Tighter UK loan pricing puts squeeze on new lenders

New lenders may struggle to do the deals they had hoped to, as pricing for commercial property investment finance has sharpened and they may not be able to compete. Lenders say margins have fallen since January, by as much as 50bps for some UK property.

“Spreads have started to tighten,” said Charles Daulon du Laurens, head of investor relations at AXA Real Estate’s four-year-old debt business.“We did anticipate this, but now the change is happening very quickly.”

Andrew Goodbody, head of debt advisory at Montagu Evans, added: “Since the start of the year people have been sharpening their pencils to get a start on meeting their lending targets.

“Competition has increased; more lenders are active and have bigger targets. Some banks are being particularly aggressive and quoting margins in the low twos to win business, which is quite surprising.” 

Daulon du Laurens:
Daulon du Laurens: “There is a segment in senior lending with much less competition”

Mark Titcomb, head of Deka’s UK lending business, said this will “force some of the new lenders into slightly more complicated or secondary assets and that process will take time”. Meanwhile, new lenders with experienced teams seem likely to benefit.

Daulon du Laurens said: “We have a tiered market. There is a segment  in senior lending with much less competition  – on properties with re-letting or refurbishment risk, such as Devonshire Square, where spreads continue to be juicy enough.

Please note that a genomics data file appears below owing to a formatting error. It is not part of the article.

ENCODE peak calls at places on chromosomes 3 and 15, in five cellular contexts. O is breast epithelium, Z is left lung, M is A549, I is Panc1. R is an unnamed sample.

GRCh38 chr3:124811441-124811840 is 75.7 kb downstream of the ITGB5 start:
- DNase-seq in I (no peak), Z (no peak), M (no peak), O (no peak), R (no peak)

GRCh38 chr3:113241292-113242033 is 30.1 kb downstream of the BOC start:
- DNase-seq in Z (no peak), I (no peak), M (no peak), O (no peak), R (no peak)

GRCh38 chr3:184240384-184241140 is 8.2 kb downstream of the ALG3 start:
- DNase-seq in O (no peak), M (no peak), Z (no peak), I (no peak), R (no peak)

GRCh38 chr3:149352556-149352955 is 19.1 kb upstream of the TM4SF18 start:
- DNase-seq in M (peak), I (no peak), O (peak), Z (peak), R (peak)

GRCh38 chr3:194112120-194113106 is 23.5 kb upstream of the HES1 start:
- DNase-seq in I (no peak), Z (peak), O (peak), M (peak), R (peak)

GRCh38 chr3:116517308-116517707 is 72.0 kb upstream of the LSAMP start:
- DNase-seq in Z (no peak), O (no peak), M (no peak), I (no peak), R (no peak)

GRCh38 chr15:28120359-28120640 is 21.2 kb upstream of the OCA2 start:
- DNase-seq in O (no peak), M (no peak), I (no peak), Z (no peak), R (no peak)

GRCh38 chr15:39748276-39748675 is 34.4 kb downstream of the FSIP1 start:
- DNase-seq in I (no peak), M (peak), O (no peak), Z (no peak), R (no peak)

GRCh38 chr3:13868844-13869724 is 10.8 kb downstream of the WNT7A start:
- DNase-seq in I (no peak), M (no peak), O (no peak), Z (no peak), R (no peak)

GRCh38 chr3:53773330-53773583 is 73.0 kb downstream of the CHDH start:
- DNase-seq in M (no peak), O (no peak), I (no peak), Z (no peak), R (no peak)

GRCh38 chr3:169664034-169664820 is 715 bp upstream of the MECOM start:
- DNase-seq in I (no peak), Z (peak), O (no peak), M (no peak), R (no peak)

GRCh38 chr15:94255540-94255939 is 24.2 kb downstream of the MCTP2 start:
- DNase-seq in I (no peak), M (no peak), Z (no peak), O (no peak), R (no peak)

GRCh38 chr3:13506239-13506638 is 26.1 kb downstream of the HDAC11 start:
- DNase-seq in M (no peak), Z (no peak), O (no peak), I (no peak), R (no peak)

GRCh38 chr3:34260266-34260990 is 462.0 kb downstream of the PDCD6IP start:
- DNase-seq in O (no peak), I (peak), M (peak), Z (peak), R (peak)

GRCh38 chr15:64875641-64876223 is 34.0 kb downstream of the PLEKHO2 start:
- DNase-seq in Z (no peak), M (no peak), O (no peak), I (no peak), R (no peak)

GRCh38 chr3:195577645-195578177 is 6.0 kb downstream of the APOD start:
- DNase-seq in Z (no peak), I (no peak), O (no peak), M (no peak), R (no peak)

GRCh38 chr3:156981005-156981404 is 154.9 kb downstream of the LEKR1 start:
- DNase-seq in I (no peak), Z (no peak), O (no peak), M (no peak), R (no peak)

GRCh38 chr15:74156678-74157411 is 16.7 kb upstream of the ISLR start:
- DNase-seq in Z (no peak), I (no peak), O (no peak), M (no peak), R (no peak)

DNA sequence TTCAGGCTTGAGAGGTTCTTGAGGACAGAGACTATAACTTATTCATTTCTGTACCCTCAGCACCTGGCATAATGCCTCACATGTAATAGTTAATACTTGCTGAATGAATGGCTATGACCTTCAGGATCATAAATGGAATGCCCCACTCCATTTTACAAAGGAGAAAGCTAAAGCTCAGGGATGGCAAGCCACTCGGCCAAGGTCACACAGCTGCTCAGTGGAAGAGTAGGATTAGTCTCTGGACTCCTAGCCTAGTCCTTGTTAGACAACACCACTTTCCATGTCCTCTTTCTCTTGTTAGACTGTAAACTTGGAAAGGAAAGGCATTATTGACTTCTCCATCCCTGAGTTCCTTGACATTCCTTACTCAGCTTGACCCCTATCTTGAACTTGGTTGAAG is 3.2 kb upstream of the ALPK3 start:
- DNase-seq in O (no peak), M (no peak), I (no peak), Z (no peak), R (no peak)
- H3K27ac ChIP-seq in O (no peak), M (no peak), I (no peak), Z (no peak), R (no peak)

“This is a segment  where we intend to continue investing.” AXA took a participation  in the loan made to Blackstone on Devonshire Square in the City of London last year.

“Lenders are also going up the risk curve noticeably and some are stretching  senior up a bit, increasing loan-to-value ratios up to 70%,” Goodbody said. However, the lending appetite is not yet supported  by deal flow.

“People are realising that they cannot deploy capital if they have such a narrow focus,” he added. “The more proactive are prepared to widen lending criteria and consider secondary now, while others may be forced to switch this year.”

Titcomb cautioned that underlying  weak occupational demand  sets the overall scene within which lenders operate.

However, he added: “Clearly there is more liquidity around and the UK is still a relatively attractive lending market against all others, albeit less profitable than last year.”